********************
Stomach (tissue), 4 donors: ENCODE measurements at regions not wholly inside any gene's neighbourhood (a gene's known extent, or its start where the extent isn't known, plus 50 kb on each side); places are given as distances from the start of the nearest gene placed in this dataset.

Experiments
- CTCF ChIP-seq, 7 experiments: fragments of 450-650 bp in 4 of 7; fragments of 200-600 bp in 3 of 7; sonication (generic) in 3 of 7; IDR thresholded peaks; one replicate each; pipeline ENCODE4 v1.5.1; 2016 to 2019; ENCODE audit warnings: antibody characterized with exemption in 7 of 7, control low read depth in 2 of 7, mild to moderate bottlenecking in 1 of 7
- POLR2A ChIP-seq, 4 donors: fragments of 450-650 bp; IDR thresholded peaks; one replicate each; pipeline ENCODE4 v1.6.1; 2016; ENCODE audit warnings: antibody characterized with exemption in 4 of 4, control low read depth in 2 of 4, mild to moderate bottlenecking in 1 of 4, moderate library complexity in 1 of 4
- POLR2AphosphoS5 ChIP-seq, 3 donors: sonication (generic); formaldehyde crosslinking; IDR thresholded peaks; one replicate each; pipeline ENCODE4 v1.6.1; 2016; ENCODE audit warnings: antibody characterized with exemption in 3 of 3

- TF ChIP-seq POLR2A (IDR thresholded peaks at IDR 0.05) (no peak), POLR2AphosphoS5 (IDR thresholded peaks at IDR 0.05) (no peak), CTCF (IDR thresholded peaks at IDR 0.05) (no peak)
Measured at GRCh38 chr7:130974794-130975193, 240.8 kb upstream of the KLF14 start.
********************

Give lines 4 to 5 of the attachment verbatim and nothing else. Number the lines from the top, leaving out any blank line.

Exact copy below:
- POLR2A ChIP-seq, 4 donors: fragments of 450-650 bp; IDR thresholded peaks; one replicate each; pipeline ENCODE4 v1.6.1; 2016; ENCODE audit warnings: antibody characterized with exemption in 4 of 4, control low read depth in 2 of 4, mild to moderate bottlenecking in 1 of 4, moderate library complexity in 1 of 4
- POLR2AphosphoS5 ChIP-seq, 3 donors: sonication (generic); formaldehyde crosslinking; IDR thresholded peaks; one replicate each; pipeline ENCODE4 v1.6.1; 2016; ENCODE audit warnings: antibody characterized with exemption in 3 of 3